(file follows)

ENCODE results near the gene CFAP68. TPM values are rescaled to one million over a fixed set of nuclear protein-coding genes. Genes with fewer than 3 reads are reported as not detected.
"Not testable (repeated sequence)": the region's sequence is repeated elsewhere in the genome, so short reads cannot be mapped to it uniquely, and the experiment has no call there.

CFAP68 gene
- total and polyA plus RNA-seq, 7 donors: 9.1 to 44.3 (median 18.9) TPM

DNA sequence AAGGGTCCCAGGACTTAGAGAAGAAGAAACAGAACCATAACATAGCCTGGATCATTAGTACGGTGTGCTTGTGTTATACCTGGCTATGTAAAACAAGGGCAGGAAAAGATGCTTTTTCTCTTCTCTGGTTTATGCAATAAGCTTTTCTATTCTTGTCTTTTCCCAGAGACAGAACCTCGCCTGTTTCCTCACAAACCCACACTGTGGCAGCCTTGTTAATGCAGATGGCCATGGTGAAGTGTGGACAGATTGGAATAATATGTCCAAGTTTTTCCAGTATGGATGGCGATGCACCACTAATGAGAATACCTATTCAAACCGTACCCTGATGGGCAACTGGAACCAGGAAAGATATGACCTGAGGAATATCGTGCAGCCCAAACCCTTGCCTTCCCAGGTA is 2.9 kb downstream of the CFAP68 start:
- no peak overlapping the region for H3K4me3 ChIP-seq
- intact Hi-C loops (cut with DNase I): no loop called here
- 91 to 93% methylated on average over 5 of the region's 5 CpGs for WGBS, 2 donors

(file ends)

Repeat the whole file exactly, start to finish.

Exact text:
ENCODE results near the gene CFAP68. TPM values are rescaled to one million over a fixed set of nuclear protein-coding genes. Genes with fewer than 3 reads are reported as not detected.
"Not testable (repeated sequence)": the region's sequence is repeated elsewhere in the genome, so short reads cannot be mapped to it uniquely, and the experiment has no call there.

CFAP68 gene
- total and polyA plus RNA-seq, 7 donors: 9.1 to 44.3 (median 18.9) TPM

DNA sequence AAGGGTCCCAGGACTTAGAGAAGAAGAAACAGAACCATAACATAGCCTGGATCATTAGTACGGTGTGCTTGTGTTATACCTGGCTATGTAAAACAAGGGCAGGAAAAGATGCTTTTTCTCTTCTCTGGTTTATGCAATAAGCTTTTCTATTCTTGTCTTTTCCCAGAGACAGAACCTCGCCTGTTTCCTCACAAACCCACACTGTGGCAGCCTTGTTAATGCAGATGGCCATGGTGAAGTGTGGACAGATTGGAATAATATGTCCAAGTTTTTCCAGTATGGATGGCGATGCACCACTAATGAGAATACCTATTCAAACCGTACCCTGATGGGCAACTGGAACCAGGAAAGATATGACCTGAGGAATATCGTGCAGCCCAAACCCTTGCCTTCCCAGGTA is 2.9 kb downstream of the CFAP68 start:
- no peak overlapping the region for H3K4me3 ChIP-seq
- intact Hi-C loops (cut with DNase I): no loop called here
- 91 to 93% methylated on average over 5 of the region's 5 CpGs for WGBS, 2 donors